One thing is certain this holiday shopping season: consumers are willing to spend the extra money to buy that perfect holiday gift. This year's Black Friday sales set an all-time high with consumers spending $11.4 billion, a rise of seven percent over last year. According to ShopperTrak, which gathers stores' data, this is the largest amount ever spent on Black Friday. With Americans spending more, it is important that consumers are armed with the information they need to make smart financial choices.
These record-high spending numbers demonstrate the imperative need for today's youth to understand the importance of creating and using a budget. Junior Achievement (JA) programs help young people establish a solid financial foundation; in addition, children and teens today need to learn from their parents and role models why it is important to maintain fiscal health.
With the holiday shopping season in full swing, now is the perfect time to have that conversation with your children and discuss the importance of saving, budgeting and setting financial goals. In Junior Achievement's 2011 Teens and Personal Finance Survey sponsored by The Allstate Foundation, 92 percent of teens said that they learn money management from their parents, however, less than half said that they discuss money management as a family. Junior Achievement urges parents to talk to their children and teens in order to help them become responsible consumers as adults.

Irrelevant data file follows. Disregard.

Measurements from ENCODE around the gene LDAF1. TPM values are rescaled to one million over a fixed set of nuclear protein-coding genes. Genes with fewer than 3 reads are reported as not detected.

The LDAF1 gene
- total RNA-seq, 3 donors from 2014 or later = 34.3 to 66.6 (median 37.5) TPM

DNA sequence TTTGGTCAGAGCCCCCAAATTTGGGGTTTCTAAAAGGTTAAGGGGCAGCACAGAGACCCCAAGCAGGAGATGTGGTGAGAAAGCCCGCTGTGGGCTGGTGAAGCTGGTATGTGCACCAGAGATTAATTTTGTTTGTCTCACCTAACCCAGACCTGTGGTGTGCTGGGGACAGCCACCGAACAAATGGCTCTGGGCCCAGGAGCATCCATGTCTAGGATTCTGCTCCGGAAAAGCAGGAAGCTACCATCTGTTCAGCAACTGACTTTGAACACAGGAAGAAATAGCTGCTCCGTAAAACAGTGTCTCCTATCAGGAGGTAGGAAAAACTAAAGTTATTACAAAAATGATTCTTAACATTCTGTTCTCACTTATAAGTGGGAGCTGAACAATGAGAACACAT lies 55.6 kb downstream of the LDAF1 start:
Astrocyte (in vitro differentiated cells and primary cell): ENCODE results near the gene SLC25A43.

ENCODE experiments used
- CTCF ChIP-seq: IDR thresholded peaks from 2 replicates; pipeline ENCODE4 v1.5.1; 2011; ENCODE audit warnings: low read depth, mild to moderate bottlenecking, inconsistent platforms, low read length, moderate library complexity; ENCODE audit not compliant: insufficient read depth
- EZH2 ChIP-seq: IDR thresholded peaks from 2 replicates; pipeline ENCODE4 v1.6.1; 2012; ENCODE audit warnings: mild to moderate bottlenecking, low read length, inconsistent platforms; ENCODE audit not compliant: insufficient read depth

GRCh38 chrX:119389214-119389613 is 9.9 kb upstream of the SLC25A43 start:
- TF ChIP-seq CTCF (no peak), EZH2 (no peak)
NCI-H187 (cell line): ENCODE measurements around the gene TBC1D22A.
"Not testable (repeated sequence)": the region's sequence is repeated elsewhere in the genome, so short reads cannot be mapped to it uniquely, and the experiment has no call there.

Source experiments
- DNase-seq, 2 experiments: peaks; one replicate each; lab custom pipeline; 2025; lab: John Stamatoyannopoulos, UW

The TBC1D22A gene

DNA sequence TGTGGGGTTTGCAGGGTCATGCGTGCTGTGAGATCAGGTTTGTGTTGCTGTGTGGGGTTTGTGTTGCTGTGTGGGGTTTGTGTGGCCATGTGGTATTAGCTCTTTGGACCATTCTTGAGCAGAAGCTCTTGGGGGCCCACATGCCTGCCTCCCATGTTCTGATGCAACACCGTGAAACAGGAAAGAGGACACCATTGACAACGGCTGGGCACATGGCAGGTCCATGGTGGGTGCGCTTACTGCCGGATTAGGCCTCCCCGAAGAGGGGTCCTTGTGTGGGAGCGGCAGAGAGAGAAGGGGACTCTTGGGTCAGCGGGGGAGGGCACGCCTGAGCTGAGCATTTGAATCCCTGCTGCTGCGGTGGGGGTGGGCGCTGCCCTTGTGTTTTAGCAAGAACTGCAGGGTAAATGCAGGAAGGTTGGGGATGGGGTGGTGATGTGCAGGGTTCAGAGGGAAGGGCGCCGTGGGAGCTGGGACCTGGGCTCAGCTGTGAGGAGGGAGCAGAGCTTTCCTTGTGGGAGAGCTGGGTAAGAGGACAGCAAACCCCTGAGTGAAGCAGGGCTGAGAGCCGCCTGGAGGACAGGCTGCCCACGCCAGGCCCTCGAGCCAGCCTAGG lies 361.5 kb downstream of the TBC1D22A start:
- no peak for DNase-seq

Junior Achievement has provided parents with fun, age-appropriate resources to help them discuss money-management concepts with their children. Junior Achievement $ave, USA provides children and their parents important lessons on budgeting, the value of saving, the role of insurance and other important financial security matters.
Junior Achievement programs have been shown to positively affects students' futures: programs such as JA Personal Finance®, JA Finance Park®, JA Economics for Success®, JA BizTown®, and JA More than Money® are designed to teach financial literacy as a pillar of student success. These programs also support the skills and competencies identified by the Partnership for 21st Century Skills such as teamwork, critical thinking and leadership.
Research shows that JA programs positively affect youth attitudes and that impact on youth attitudes drives student behaviors. Junior Achievement remains focused on equipping students with the knowledge and skills they need to own their economic success, just as we have done for nearly a century.
For more information on Junior Achievement's financial literacy programs, go to www.ja.org.
Follow Jack E. Kosakowski on Twitter: www.twitter.com/@JAJack